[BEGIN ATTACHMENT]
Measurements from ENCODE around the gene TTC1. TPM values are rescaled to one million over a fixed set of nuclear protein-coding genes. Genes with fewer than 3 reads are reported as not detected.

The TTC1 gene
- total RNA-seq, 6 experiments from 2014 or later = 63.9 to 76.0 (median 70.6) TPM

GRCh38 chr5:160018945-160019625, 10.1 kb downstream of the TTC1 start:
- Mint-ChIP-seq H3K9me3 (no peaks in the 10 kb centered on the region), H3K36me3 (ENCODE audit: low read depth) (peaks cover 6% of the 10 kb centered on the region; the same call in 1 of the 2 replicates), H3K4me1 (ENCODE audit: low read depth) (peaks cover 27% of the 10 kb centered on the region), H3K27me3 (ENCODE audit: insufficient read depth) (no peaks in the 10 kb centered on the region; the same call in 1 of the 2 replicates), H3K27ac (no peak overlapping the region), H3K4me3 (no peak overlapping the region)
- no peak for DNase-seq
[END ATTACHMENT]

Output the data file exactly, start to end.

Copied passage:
Measurements from ENCODE around the gene TTC1. TPM values are rescaled to one million over a fixed set of nuclear protein-coding genes. Genes with fewer than 3 reads are reported as not detected.

The TTC1 gene
- total RNA-seq, 6 experiments from 2014 or later = 63.9 to 76.0 (median 70.6) TPM

GRCh38 chr5:160018945-160019625, 10.1 kb downstream of the TTC1 start:
- Mint-ChIP-seq H3K9me3 (no peaks in the 10 kb centered on the region), H3K36me3 (ENCODE audit: low read depth) (peaks cover 6% of the 10 kb centered on the region; the same call in 1 of the 2 replicates), H3K4me1 (ENCODE audit: low read depth) (peaks cover 27% of the 10 kb centered on the region), H3K27me3 (ENCODE audit: insufficient read depth) (no peaks in the 10 kb centered on the region; the same call in 1 of the 2 replicates), H3K27ac (no peak overlapping the region), H3K4me3 (no peak overlapping the region)
- no peak for DNase-seq